It wasn't long after I purchased this machine that my new wife and I adopted our cat, Champ, who loved to sleep on top of it. Then the magazine industry I worked in started to tank, and we missed our families quite a bit, so we left with the machine and our Manhattan-born cat for Illinois. Before we left though, we had an enormous and raging Pac-Man themed party. All our friends came and even signed the machine, many of them well on their way to be very famous authors, comic book writers, artists, musicians and personalities. My buddy Rickey wrote "PENIS!" on it, which I quickly altered to say "BONUS!" during its temporary storage at my parents house. You can, of course, paint over these signatures once the machine is yours. But you may also find that, again, they add character, warmth and history. You may even add your own.
We eventually moved the Pac-Man out of my folks house and into our rental in Springfield, where it occupied the back corner of the house around 2007. It was rarely played this entire time. The later years in Springfield were particularly dark for me, and that's all I'll say about that here. Again, the machine collected dust and was mostly used by Champ to sleep on.
I was hired for a job in St. Louis in 2011, and I moved that goddamned thing once again into another second floor apartment.
My wife was set to move to St. Louis much later, after she could find a job. My cousin Reggie and my friend Kris -- who was once again duped mere hours after landing at the airport to visit -- helped move the machine upstairs to the new place. I was more or less too pre-occupied to play the game at this point -- the city and job were new and exciting, unlike the cloudy, strange blur Springfield had become. Champ was able to get from the high stool, to the fridge and over to the machine to sleep on top of it.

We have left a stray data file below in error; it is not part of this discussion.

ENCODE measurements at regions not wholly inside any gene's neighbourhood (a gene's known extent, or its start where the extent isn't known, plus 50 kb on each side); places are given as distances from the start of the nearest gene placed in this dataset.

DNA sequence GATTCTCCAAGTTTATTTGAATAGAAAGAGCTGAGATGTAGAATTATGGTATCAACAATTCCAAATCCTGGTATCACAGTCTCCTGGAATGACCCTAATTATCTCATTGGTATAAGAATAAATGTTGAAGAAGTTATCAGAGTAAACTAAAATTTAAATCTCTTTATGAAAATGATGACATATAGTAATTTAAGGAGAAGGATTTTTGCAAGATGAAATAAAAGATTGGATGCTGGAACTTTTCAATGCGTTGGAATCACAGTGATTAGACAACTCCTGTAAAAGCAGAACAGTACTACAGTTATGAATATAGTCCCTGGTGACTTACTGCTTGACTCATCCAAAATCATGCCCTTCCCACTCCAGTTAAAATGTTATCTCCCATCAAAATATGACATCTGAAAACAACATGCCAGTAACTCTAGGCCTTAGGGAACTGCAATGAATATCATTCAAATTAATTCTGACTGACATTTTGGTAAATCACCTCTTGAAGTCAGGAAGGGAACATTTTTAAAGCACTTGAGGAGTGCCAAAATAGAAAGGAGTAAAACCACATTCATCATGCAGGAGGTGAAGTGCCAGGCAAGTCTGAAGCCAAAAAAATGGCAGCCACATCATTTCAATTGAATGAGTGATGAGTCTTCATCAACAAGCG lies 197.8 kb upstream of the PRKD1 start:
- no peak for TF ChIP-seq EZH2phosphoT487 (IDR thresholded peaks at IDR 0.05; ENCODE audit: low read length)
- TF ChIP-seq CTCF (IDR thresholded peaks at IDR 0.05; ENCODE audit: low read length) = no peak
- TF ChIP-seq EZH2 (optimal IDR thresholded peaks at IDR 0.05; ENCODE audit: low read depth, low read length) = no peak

My wife eventually moved out to the city, and things became strained for reasons that are mostly my fault. I knew I was now a completely different person, long gone from the 23 year old I used to be. We couldn't bear to split up the cats, so she insisted I take both Champ and Cricket (a recent adoption) and I felt guilty about that every single day after the divorce. It's a little funny now: the lawyer's papers actually say "Husband to receive Pac-Man Machine, wife to receive PS3...". We didn't own any property. We owned toys. We never had any kids. We had cats.
At 32, I moved the machine down the street with the help of Ryan, my childhood buddy, and Kate and Allan, my new friends. A friend who will help you move an arcade machine is a good friend: end of story. We moved it up another harrowing flight of stairs without measuring the door first, and then into a spacious spot in the corner of my place. We probably could have wheeled it down the street like George's Frogger in Seinfeld -- my new spot was only a few hundred feet away.
Champ was able to get up on top to sleep, by way of a humidifier and a guitar case.
I maybe turned it on once in those first six months alone in that place. Really just to see if it still worked. I rarely felt like playing it. I talked about arcade parties and housewarmings that would never take place.
I came home one night and Champ was gasping and panting. Something was definitely wrong. Panicked, I rushed him to a vet. We had always known he had a little hole in his heart and that this might cause problems down the line. The x-rays revealed his lungs were filling up with fluid, and I was told prolonging his life wouldn't be a life worth living. It was then when I realized I had never had a real pet before or been in this situation. I called my ex-wife. We both sobbed over the phone. She got there as quickly as she could. We held hands, almost breaking each other's fingers. And Champ was still. We petted him, and his eyes just slowly, slowly closed. And as it was all happening I realized this pet was the last thing my ex-wife and I still shared together. The only thing we truly had joint ownership of, or an existing emotional bond over. This was really it. It was one of the saddest moments of my entire life. I took Champ out to my folks' farm and buried him with Snake, his favorite toy.
Every time I look at the Pac-Man machine, New York seems longer and longer ago.
Machine dimensions are (H)70" ,(W)24.5",(D) 32". Weight is about 250 lbs. $650 OBO. Cash only.
Location: Tower Grove South